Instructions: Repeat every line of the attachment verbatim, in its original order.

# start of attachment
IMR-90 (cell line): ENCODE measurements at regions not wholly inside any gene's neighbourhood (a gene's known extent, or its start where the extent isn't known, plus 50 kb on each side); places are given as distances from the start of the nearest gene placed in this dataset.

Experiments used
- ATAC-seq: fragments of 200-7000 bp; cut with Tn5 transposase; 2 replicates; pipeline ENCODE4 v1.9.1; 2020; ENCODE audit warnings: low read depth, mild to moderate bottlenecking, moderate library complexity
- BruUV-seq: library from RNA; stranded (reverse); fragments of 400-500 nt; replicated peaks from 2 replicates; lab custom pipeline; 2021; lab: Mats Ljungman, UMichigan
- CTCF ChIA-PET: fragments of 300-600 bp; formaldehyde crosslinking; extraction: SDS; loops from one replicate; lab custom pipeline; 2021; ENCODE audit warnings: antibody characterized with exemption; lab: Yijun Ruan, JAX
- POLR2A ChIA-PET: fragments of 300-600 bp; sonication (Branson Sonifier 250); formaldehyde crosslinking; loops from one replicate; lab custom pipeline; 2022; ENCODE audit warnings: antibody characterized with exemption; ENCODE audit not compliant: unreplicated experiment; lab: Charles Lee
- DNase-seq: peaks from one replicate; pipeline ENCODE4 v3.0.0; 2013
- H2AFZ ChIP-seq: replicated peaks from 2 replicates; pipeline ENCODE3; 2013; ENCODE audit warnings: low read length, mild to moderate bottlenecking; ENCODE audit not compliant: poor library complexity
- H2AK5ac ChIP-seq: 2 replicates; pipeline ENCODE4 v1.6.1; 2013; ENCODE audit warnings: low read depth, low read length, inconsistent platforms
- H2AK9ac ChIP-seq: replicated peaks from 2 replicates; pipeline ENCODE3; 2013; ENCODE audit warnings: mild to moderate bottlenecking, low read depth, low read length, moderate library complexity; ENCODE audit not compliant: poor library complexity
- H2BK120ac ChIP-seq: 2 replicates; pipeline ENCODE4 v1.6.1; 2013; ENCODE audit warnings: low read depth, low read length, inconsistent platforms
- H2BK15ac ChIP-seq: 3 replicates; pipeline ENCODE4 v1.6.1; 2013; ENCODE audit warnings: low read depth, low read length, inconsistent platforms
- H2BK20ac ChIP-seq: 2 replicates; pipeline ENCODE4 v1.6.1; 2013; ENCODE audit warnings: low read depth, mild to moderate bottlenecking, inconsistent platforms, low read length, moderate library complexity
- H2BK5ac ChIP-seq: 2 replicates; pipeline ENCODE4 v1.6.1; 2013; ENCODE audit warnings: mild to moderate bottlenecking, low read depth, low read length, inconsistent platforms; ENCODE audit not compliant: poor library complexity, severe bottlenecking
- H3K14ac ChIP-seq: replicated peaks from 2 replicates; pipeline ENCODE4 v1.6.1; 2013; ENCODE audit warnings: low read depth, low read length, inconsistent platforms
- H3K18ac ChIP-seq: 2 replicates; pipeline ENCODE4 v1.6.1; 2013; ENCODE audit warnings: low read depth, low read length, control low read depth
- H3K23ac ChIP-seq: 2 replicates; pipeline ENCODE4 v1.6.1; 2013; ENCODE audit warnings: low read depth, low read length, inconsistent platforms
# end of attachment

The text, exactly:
IMR-90 (cell line): ENCODE measurements at regions not wholly inside any gene's neighbourhood (a gene's known extent, or its start where the extent isn't known, plus 50 kb on each side); places are given as distances from the start of the nearest gene placed in this dataset.

Experiments used
- ATAC-seq: fragments of 200-7000 bp; cut with Tn5 transposase; 2 replicates; pipeline ENCODE4 v1.9.1; 2020; ENCODE audit warnings: low read depth, mild to moderate bottlenecking, moderate library complexity
- BruUV-seq: library from RNA; stranded (reverse); fragments of 400-500 nt; replicated peaks from 2 replicates; lab custom pipeline; 2021; lab: Mats Ljungman, UMichigan
- CTCF ChIA-PET: fragments of 300-600 bp; formaldehyde crosslinking; extraction: SDS; loops from one replicate; lab custom pipeline; 2021; ENCODE audit warnings: antibody characterized with exemption; lab: Yijun Ruan, JAX
- POLR2A ChIA-PET: fragments of 300-600 bp; sonication (Branson Sonifier 250); formaldehyde crosslinking; loops from one replicate; lab custom pipeline; 2022; ENCODE audit warnings: antibody characterized with exemption; ENCODE audit not compliant: unreplicated experiment; lab: Charles Lee
- DNase-seq: peaks from one replicate; pipeline ENCODE4 v3.0.0; 2013
- H2AFZ ChIP-seq: replicated peaks from 2 replicates; pipeline ENCODE3; 2013; ENCODE audit warnings: low read length, mild to moderate bottlenecking; ENCODE audit not compliant: poor library complexity
- H2AK5ac ChIP-seq: 2 replicates; pipeline ENCODE4 v1.6.1; 2013; ENCODE audit warnings: low read depth, low read length, inconsistent platforms
- H2AK9ac ChIP-seq: replicated peaks from 2 replicates; pipeline ENCODE3; 2013; ENCODE audit warnings: mild to moderate bottlenecking, low read depth, low read length, moderate library complexity; ENCODE audit not compliant: poor library complexity
- H2BK120ac ChIP-seq: 2 replicates; pipeline ENCODE4 v1.6.1; 2013; ENCODE audit warnings: low read depth, low read length, inconsistent platforms
- H2BK15ac ChIP-seq: 3 replicates; pipeline ENCODE4 v1.6.1; 2013; ENCODE audit warnings: low read depth, low read length, inconsistent platforms
- H2BK20ac ChIP-seq: 2 replicates; pipeline ENCODE4 v1.6.1; 2013; ENCODE audit warnings: low read depth, mild to moderate bottlenecking, inconsistent platforms, low read length, moderate library complexity
- H2BK5ac ChIP-seq: 2 replicates; pipeline ENCODE4 v1.6.1; 2013; ENCODE audit warnings: mild to moderate bottlenecking, low read depth, low read length, inconsistent platforms; ENCODE audit not compliant: poor library complexity, severe bottlenecking
- H3K14ac ChIP-seq: replicated peaks from 2 replicates; pipeline ENCODE4 v1.6.1; 2013; ENCODE audit warnings: low read depth, low read length, inconsistent platforms
- H3K18ac ChIP-seq: 2 replicates; pipeline ENCODE4 v1.6.1; 2013; ENCODE audit warnings: low read depth, low read length, control low read depth
- H3K23ac ChIP-seq: 2 replicates; pipeline ENCODE4 v1.6.1; 2013; ENCODE audit warnings: low read depth, low read length, inconsistent platforms